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Costly option

Tearing down Fort William Gardens would cost the city a net loss of at least $2.7 million.
CEI Architecture's Conrad Boychuk addresses the public in the Fort William Gardens lobby on Tuesday night. (Leith Dunick,

Tearing down Fort William Gardens would cost the city a net loss of at least $2.7 million.

Demolition of the 63-year-old facility was just one of several options presented Tuesday night to a small group of residents in attendance at an open house held by consultants charged with looking at the what to do with the facility if and when an event centre is built in Thunder Bay.

Demolition costs are estimated at $3 million, with the land valued at about $300,000.

Other options include removing the seating and renovating the building into a multi-purpose building with retractable bleachers, leaving some seats in place at the north end of the arena or taking out all seats and removing two sheets of ice at the adjacent Fort William Curling Club to create 40,000 square feet of usable space. All of the above involve permanently removing the ice surface.

Peter McLaughlin said he’s not sure another sports complex is the best use for the space.

“What I’m thinking is we’ve already got the Hanger, we’ve got the Thunderdome at the university. We’ve got the Sports Dome for soccer and basketball. So I’m wondering if we actually need one of those facilities,” McLaughlin said.

“I’m wondering if this property could be used for something other than sports.”

Though not convinced the majority of the public backs the proposed $106.1-million event centre – he said it should only be built if taxpayers make it clear they want it – should the Gardens be replaced as the city’s go-to event centre, he’d like to see the land used in a better way.

“For me, I don’t know if they’re looking at the right options for the building. But then again, it is a big giant barn, so you’re limited to what it could actually be converted to,” he said. “If we’re looking at demolition, then we’re looking at a lot of options, like a long-term health care facility.”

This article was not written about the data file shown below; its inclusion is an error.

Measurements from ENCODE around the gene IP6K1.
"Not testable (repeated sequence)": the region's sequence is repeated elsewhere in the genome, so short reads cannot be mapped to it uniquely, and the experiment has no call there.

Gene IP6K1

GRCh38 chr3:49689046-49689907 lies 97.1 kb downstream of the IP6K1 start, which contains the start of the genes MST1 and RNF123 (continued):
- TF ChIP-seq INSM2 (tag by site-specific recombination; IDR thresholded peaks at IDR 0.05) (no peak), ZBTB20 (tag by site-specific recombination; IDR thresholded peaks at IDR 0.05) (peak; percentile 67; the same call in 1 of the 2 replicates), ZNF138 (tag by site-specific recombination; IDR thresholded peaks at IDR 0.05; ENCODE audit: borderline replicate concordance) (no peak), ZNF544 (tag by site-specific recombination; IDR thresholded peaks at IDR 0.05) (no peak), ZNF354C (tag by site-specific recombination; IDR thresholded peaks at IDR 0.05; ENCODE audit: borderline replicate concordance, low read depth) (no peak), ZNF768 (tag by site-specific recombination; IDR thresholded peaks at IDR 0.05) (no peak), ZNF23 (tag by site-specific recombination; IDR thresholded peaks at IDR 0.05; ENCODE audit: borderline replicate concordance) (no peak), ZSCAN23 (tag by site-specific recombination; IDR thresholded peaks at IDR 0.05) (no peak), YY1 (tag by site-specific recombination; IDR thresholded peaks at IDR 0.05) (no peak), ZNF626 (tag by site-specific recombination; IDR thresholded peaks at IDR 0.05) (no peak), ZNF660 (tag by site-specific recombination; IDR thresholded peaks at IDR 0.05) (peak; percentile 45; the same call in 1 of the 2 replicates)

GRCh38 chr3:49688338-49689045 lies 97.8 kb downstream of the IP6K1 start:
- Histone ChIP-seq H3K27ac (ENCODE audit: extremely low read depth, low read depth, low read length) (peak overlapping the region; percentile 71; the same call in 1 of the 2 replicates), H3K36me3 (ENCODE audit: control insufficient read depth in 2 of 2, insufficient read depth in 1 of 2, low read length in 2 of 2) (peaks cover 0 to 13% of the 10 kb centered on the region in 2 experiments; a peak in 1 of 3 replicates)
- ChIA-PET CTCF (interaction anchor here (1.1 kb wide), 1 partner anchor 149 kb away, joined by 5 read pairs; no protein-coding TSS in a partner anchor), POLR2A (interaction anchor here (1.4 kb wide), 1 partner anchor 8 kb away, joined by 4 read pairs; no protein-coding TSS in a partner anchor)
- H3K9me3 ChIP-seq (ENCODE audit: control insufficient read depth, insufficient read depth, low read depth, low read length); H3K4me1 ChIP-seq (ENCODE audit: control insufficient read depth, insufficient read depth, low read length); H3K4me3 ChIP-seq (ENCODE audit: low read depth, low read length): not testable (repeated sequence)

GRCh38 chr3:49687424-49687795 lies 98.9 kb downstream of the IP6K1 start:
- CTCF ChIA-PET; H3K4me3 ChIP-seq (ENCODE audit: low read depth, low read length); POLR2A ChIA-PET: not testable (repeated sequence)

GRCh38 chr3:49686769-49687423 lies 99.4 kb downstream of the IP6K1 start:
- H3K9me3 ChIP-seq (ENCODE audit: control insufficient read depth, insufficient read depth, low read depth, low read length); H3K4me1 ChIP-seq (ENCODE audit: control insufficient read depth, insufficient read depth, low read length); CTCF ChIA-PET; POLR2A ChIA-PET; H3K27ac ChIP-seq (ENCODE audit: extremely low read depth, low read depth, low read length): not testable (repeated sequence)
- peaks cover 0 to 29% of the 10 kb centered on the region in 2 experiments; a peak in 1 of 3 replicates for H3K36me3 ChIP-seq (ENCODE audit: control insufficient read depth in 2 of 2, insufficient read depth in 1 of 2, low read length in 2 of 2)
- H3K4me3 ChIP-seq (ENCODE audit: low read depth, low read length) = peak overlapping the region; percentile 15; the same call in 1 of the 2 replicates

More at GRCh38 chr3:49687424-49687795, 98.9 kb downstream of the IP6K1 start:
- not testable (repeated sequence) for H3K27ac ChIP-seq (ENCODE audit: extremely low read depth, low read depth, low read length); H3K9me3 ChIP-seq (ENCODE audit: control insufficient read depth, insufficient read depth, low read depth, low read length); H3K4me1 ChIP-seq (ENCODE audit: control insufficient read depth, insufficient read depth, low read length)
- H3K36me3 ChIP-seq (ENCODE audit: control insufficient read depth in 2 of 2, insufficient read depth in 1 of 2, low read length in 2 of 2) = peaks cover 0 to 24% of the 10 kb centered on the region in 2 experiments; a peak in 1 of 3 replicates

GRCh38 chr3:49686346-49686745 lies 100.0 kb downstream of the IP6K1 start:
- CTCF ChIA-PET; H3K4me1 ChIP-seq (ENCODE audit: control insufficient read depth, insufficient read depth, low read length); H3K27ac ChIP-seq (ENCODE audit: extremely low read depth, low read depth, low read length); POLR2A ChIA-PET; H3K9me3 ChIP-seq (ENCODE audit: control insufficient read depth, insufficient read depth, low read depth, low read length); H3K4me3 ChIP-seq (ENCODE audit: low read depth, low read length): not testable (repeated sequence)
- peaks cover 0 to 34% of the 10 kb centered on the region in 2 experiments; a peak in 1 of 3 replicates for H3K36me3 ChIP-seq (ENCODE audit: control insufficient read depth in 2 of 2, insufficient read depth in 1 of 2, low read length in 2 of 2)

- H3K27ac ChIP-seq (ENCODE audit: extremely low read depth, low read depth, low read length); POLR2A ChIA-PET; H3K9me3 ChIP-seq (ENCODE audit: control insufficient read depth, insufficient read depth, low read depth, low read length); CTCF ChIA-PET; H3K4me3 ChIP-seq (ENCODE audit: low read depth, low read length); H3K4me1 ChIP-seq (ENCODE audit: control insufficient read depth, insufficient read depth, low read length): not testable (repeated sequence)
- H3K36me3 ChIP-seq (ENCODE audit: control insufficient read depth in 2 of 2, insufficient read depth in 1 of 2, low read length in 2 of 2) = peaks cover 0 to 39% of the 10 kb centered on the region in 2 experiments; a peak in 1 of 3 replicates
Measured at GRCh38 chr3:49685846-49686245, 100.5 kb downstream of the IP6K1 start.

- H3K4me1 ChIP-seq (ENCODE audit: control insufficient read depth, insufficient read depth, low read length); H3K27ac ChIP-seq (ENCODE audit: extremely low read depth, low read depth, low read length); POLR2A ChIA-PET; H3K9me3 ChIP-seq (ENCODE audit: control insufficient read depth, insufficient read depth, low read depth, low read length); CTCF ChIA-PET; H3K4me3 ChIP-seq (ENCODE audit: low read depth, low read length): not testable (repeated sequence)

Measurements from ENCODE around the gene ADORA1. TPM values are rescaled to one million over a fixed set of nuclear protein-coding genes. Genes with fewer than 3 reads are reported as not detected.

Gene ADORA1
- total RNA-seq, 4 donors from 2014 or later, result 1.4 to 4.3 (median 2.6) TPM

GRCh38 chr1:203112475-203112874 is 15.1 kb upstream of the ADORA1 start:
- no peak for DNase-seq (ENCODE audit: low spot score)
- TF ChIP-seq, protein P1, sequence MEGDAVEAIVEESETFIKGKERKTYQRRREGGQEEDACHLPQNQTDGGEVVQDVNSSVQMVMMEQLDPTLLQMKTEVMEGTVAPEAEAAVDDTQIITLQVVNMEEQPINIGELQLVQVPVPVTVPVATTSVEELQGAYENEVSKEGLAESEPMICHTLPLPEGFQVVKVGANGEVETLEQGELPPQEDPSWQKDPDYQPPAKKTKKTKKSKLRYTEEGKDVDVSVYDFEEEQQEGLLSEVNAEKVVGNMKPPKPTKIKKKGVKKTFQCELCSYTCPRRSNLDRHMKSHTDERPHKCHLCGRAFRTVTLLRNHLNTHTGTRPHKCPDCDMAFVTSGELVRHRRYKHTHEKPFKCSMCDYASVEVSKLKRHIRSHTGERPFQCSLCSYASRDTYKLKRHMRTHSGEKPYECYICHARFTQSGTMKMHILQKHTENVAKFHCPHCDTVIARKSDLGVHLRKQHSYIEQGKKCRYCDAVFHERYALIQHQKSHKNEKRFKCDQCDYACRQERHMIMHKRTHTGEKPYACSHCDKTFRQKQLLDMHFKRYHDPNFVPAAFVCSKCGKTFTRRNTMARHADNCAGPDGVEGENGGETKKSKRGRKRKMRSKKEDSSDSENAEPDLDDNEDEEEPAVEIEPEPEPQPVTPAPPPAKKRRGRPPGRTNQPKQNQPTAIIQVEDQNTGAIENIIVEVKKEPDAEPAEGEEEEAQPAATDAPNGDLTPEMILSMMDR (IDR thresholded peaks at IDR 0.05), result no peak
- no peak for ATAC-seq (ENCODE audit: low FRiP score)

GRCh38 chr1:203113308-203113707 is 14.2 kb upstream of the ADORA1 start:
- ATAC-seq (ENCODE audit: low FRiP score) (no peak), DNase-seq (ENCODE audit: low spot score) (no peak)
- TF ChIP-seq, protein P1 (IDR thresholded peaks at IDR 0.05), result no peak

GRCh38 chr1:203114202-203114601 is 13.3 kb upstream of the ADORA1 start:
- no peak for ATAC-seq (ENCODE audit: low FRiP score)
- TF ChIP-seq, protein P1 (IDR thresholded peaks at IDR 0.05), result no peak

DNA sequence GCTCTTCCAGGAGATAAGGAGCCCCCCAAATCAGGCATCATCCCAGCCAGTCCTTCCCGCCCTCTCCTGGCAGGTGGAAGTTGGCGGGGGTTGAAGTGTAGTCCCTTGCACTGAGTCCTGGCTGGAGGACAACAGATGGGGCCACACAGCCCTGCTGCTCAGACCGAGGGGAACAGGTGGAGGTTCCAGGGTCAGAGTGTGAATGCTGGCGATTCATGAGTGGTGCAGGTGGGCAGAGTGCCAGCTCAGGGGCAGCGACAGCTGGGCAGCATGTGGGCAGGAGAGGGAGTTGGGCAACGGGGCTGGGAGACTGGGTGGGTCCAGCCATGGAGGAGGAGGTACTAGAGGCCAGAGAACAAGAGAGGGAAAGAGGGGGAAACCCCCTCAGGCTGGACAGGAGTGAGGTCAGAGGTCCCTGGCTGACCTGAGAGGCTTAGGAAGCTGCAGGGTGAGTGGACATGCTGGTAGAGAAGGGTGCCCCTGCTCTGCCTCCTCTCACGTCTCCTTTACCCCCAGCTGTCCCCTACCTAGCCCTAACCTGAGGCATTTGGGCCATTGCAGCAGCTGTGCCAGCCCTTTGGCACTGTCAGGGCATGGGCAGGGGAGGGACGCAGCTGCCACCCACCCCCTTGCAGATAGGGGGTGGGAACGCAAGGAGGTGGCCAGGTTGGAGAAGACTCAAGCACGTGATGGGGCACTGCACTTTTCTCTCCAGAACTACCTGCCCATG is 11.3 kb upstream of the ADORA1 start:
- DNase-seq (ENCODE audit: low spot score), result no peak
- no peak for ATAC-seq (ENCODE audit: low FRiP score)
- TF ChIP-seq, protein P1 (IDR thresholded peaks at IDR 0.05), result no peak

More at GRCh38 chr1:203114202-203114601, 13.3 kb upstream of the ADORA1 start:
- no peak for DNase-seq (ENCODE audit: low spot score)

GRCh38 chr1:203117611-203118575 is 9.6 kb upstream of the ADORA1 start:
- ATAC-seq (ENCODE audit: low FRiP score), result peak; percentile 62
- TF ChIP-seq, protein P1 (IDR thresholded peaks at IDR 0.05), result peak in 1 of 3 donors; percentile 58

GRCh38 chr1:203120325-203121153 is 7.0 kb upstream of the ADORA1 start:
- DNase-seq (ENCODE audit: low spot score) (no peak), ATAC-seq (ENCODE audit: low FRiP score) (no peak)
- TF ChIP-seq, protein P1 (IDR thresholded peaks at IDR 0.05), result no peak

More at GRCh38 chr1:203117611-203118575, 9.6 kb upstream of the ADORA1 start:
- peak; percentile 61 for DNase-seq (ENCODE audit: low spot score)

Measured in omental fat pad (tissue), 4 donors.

Costs for potential options have not been finalized, though the consultants said they expect to bring a report to council later this spring.

What was provided was what the Gardens costs taxpayers to operate each year.

PricewaterhouseCoopers’ Ron Bidulka said the rink brings in about $350,000 annually in revenue, against about $830,000 in operating expenses, not including capital expenditures. That’s a $480,000 loss. Combined the city’s other four rinks lose about $400,000 a year.

If the ice was left in, the gap would close a bit, but not much, if an event centre is built.

“That $480,000 could probably become $400,000 or $350,000,” Bidulka said.

CEI Architecture’s Conrad Boychuk led participants through a review of January’s first open house, explaining the options and what they might involve.

They’ve changed slightly over the past month, after listening to what the public’s suggestions, which were adamant a new use not cater to one or two user groups, but the community at large.

“While the Gardens is a spectator venue, a lot of people thought we need to have that not as a primary focus of the building,” Boychuk said.

“Nevertheless, wouldn’t it be good that when you needed it, there could be some seating. So today’s open house is going to show scenarios where there is some practical seating, recognizing that when you don’t need seating, the area under fixed seats is a waste of space, so the retractable seating deals quite nicely with that.”

The public also asked for a walking area around the current concourse to remain, an idea he said has staying power and could be incorporated into future plans. Other suggestions included an indoor dog park, a farmer’s market or a museum. They’ve kyboshed the possibility of ground-level parking inside the building and constructing a raised floor, for logistical reasons.

Losing the ice surface would likely mean a shortage in Thunder Bay, which Boychuk also addressed. His solution builds on the city’s own recreation plan, which has yet to be adopted. But rather than twinning ice pads at Delaney and Port Arthur arenas, he’s recommending another solution.

“What we’re ultimately going to be suggesting is what we should be doing is actually planning for a new twin pad, not the twinning of an existing single pad, because that’s not overly efficient. It’s costly,” he said, recommending the Delaney site.

The existing Delaney Arena would also be kept in operation under this plan.

Leith Dunick

About the Author: Leith Dunick

A proud Nova Scotian who has called Thunder Bay home since 2002, Leith has been the editor of Thunder Bay Source for 17 years and has served a similar role with since 2009. Twitter: @LeithDunick
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